Ashley Tisdale, Katt Williams, Simon Rex, Charlie Sheen, Lindsay Lohan DIRECTED BY
David Zucker, Malcolm Lee SCREENWRITERS
David Zucker, Aaron Seltzer, Buddy Johnson, Jason Friedberg, Jim Abrahams, Marlon Wayans, Pat Proft, Shawn Wayans, Phil Beauman MPAA RATING
Rated PG-13 RUNNING TIME
85 Mins. DISTRIBUTED BY
The Weinstein Company DVD EXTRAS
Trailer; Deleted Scenes: Digital Copy
I have good news about Scary Movie 5. It's way better than I ever expected.
I have bad news about Scary Movie 5. It still sucks.
In fact, the thing that made me laugh the most during Scary Movie 5 was in having it occur to me right in the middle of the film that this would be the perfect test of The Weinstein Company's legendary ability to mount an Oscar marketing campaign.
With the possible exception of image-skewing opening scenes involving Charlie Sheen and Lindsay Lohan, there's absolutely nothing else funny to be found in Scary Movie 5, the latest in the Scary Movie series. There are some familiar references, such as the recent Mama, but there's also ample doses of tired pop culture references that will most likely only please those who are likely to chuckle over being able to spot particular foods in their most recent bowel movement.
Unfortunately, there are those people.
The Scary Movie films have never been about endurance or awards or anything other than being able to make a low-budget film guaranteed to snag modest profitability while employing the lower rung of Hollywood's hangers on or those with a few hours to kill and an open spot on their filmography.
Scary Movie films have always been more about people watching than actually worrying about silly little things like plot or story line or performance, and in the first film that worked fairly decently. In this film, it's hard not to sit staring at the screen muttering "Is Lindsay Lohan really only 26-years-old?" or "Why on earth is Charlie Sheen playing a different character than he did in the previous two Scary Movie films?" or "How high was Snoop Dogg, now Snoop Lion, when he said "Yes!" to this film?" or, um, "Is this really the best project that the truly funny and talented Molly Shannon could actually find?"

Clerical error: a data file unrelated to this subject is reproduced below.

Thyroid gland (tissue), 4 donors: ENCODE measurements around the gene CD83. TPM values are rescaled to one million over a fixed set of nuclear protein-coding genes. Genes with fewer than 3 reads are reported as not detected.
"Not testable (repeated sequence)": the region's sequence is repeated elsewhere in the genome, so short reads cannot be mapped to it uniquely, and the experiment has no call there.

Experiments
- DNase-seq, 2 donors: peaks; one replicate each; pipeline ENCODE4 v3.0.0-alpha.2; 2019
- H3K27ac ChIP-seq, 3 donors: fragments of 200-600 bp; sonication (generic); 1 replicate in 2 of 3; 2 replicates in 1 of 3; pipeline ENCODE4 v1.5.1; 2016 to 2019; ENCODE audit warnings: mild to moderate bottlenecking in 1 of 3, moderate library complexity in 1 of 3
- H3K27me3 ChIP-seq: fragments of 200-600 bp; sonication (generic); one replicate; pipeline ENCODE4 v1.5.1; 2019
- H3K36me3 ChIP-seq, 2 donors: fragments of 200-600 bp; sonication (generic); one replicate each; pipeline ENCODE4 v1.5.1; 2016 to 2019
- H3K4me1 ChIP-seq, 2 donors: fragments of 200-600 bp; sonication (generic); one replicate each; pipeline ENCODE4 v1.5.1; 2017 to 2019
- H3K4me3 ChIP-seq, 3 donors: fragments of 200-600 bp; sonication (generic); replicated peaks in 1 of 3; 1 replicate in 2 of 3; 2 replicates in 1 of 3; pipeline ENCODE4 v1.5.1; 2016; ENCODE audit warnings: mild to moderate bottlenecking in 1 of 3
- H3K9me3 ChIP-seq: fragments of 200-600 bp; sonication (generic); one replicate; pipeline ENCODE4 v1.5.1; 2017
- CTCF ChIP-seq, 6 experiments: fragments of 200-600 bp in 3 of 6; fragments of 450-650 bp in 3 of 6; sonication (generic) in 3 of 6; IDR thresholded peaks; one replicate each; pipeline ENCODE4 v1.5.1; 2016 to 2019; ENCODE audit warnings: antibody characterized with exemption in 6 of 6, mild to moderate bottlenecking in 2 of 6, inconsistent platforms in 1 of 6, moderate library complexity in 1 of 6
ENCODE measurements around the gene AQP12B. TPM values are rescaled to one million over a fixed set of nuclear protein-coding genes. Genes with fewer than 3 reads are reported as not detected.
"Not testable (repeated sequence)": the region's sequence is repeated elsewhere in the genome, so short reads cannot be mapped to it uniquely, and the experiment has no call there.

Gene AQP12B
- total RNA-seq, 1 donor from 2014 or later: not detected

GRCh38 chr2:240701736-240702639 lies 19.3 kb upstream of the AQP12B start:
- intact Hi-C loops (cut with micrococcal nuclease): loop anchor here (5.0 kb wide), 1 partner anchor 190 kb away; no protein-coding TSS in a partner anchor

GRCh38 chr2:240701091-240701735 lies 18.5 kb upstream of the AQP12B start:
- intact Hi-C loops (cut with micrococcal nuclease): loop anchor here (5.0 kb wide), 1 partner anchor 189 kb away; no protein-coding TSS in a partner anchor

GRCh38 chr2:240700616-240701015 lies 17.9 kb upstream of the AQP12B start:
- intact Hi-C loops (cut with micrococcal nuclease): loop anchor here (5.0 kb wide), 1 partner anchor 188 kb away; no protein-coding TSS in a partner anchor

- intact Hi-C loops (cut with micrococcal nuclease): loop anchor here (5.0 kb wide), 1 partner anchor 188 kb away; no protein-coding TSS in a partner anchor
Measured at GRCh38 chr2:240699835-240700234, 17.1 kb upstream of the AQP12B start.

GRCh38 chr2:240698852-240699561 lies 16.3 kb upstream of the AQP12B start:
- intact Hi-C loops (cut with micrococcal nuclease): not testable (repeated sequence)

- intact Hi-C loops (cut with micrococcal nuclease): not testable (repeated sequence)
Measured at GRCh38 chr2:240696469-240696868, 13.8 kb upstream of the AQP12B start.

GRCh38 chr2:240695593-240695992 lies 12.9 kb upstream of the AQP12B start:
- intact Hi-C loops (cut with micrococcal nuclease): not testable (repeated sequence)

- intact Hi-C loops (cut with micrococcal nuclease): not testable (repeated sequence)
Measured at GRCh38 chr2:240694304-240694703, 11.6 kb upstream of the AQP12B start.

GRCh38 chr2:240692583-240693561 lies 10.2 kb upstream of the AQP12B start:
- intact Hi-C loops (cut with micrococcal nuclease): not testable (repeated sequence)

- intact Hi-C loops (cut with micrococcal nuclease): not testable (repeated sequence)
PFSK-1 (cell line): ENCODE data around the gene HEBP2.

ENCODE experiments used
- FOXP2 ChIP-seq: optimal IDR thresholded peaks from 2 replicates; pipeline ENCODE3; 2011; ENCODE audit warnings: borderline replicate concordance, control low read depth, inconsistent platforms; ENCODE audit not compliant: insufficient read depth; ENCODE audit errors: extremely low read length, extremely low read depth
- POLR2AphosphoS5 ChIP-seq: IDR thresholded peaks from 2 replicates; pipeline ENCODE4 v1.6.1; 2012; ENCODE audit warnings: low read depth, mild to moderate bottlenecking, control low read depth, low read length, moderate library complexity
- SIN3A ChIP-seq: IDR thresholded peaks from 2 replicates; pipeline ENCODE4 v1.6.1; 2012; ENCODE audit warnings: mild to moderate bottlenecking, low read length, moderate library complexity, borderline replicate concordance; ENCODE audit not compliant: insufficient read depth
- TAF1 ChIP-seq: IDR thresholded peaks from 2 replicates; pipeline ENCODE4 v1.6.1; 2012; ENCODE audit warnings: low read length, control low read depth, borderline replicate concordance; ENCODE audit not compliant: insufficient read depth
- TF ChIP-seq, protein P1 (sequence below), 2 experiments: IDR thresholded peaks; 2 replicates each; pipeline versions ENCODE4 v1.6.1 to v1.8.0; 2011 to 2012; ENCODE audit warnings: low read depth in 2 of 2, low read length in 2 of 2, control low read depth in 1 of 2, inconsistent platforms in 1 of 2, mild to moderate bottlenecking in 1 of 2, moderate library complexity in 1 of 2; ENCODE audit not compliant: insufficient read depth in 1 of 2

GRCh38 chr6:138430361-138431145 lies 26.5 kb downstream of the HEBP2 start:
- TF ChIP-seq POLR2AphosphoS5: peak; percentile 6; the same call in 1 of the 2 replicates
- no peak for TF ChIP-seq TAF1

The paper thin storyline is simple. Simon Rex and Ashley Tisdale play a couple who've adopted his feral nieces (Sheen is his brother), a semi-spoof of both Mama and the The Paranormal Activity films. We're then treated to extended rips on Black Swan, because so many of the teens/young adults targeted by this film have seen it, along with the likes of Benny Hill (Really!), Rise of the Planet of the Apes, Inception and others. The attempts at humor are mostly misguided and mean-spirited, such as repeated jokes at the expense of a heavy Latina housekeeper, a stinky toilet and such overt racism that you can't help but recall Zucker's own ill-fated attempt to blast Michael Moore in the simply godawful An American Carol.
Instead of resting on his comedic laurels, David Zuker deserves to be flogged by them.